Also, there is indirect influence of glorious history over the potential sponsor signings, which, in turn, can affect transfers, and in turn, results on the pitch.

  8. The article is taking a look at what history means if you missed the point. You can make your own mind up if it means something to you.

  9. without the history you have to spend, in the 80's man u spent more money than we did but did not have more success than we did. also players like torres came to liverpool because of the history, when he could have went to any of the top teams for more money. history breeds loyalty not just from the fans but from the players. They know what is expected from them, on and of the pitch. History also sets a target to present player to aim for to emulate those that have gone before. I think we are punching above our weight due to the history of the club and a good manager. Chelsea have had a lot of recent success but still cannot fill there stadium for every home game.  

  10. more nonsense from this manure wum

  11. Good article. Not sure I agree 100%, though.

    Paisley, Fagan and Dalglish were all great managers, but they did have the added advantage of having had the historical base set by Shankly. The psychological power of the "This Is Anfield" sign should not be underestimated. I have seen, first hand, European teams (and good ones, at that) come out of the tunnel at Anfield and look genuinely in awe. They have been beaten before they even kicked a ball. Sure, it has a lot to do with the immediate history of the team - how well they have been playing etc. - but a great big slice of that fear factor is down to the history of the club. They know that our great stadium has seen the likes of them before; has eaten them up and spat them out. The anecdotes of the Kop sucking the ball over the goal line are all part of this aura, and this all comes from our great history.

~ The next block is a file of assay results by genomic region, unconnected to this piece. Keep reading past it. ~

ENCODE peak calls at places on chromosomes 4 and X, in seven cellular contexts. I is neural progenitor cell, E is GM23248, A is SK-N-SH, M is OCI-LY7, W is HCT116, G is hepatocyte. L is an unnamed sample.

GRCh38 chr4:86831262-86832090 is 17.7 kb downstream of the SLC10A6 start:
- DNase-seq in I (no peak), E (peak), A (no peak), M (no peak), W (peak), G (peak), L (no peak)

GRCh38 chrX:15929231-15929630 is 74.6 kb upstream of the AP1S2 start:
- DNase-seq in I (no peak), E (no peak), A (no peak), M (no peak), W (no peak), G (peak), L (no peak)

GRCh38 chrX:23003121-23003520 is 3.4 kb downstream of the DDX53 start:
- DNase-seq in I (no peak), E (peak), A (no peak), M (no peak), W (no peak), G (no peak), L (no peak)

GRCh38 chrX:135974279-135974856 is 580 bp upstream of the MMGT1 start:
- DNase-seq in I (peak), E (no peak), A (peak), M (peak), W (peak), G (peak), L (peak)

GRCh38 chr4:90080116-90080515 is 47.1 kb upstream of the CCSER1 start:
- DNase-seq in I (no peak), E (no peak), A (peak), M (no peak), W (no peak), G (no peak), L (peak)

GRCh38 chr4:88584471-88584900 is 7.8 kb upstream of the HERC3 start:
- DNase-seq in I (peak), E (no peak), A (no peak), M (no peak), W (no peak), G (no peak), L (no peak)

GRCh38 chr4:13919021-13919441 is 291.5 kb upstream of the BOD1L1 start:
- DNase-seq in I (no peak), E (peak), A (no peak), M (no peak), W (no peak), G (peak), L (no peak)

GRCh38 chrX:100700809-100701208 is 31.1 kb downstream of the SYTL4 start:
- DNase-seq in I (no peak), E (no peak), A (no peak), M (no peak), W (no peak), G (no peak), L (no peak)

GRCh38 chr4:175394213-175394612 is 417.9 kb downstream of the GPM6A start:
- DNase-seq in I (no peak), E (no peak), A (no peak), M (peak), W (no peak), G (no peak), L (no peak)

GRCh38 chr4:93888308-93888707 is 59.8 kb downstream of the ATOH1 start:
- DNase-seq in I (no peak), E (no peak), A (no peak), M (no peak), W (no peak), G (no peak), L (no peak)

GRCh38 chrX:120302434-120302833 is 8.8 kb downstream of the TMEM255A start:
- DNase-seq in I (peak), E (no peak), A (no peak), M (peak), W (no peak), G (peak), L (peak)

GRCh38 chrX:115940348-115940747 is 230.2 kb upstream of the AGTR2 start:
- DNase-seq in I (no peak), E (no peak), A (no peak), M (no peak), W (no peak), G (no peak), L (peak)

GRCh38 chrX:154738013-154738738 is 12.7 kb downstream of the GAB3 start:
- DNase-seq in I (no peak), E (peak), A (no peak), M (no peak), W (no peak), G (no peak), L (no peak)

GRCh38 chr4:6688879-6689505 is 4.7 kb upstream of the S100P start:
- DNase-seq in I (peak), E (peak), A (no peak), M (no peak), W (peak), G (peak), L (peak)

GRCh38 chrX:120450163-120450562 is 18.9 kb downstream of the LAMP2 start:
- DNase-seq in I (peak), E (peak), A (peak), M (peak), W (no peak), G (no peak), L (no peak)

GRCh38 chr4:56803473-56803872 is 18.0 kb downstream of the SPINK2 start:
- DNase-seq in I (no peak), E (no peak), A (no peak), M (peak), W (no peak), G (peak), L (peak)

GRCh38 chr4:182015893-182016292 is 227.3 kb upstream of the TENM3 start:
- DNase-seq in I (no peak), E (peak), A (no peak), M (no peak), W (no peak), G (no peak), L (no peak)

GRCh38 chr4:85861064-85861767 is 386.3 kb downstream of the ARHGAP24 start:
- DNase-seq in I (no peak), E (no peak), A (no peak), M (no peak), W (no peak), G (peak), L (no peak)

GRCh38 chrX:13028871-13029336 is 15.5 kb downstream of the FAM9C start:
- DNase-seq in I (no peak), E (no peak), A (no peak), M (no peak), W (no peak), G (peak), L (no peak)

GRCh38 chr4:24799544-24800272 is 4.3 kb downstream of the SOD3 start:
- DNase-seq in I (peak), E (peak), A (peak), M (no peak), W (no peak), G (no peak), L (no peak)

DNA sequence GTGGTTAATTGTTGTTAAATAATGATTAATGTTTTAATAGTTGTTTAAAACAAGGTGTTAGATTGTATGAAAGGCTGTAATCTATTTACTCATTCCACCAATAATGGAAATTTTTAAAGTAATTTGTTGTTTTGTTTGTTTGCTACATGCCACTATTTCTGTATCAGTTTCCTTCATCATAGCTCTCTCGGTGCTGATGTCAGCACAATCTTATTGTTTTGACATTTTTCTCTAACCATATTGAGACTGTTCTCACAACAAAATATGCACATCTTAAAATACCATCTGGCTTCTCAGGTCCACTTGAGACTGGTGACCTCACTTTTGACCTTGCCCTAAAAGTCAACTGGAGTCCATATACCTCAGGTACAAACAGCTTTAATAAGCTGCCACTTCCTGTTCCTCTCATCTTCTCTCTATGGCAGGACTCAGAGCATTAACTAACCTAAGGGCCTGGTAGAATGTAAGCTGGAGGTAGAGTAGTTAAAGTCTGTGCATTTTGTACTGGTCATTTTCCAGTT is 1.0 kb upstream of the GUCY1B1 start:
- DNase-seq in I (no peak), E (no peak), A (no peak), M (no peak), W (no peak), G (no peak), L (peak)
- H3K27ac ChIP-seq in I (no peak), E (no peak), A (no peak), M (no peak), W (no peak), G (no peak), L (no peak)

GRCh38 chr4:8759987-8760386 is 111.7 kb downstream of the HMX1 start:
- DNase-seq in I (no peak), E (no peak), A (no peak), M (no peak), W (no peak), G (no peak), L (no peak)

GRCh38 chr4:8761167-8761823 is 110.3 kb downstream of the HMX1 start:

That said, I'm with you all the way on the issue of money. Without it, Shankly may not have been at Liverpool for quite so long, and he certainly wouldn't have had the same success. The economic conditions are very different today, and Benitez isn't quite able to compete on the same level as some of his opponents, but that just gives me hope that if he can do what he has done with (relatively) limited funds, then maybe we may be on the verge of something truly great.

  12. I do agree with a lot of things said in the article - I was born in '88 so have never seen (and remembered) us win a league. It's frustrating in that way as growing up Liverpool were always touted as a big club, but as a kid all I saw was a mediocre team with a few stars like Fowler, McManaman etc who never won anything. Not until about 2001 were we a 'big' team in my eyes, and since then I think the club has created another chapter in its history, and not 'relied on the past' i.e. the 'treble', the FA Cup, and most significantly the Champions League.

    One thing I do believe though, is that our history determines the way we support the club, the way the club acts and the way the players do also. Mascherano apart, have you ever seen a player in a Liverpool shirt do what Drogba did last season? Or the way the Chelsea players ALWAYS mob the referee, or the way the players attempt to hold the club to ransom to get higher wages (Captain Terry in particular), or the way they behave in the transfer market? I would hope and believe that Liverpool players, directors etc and fans would not behave like this and that's because of the way the club has conducted itself throughout it's history. We follow an example set by the people before us. Chelsea on the other hand are in unchartered waters in terms of success and spending power - they've never had it so good. They consequently act the way they do because they've no reference point, no continual period throughout their history where they have witnessed anything similar. So for me, history does matter in that way - it gives you your principles, your beliefs and gives you a general sense of direction, if at times we don't always follow it.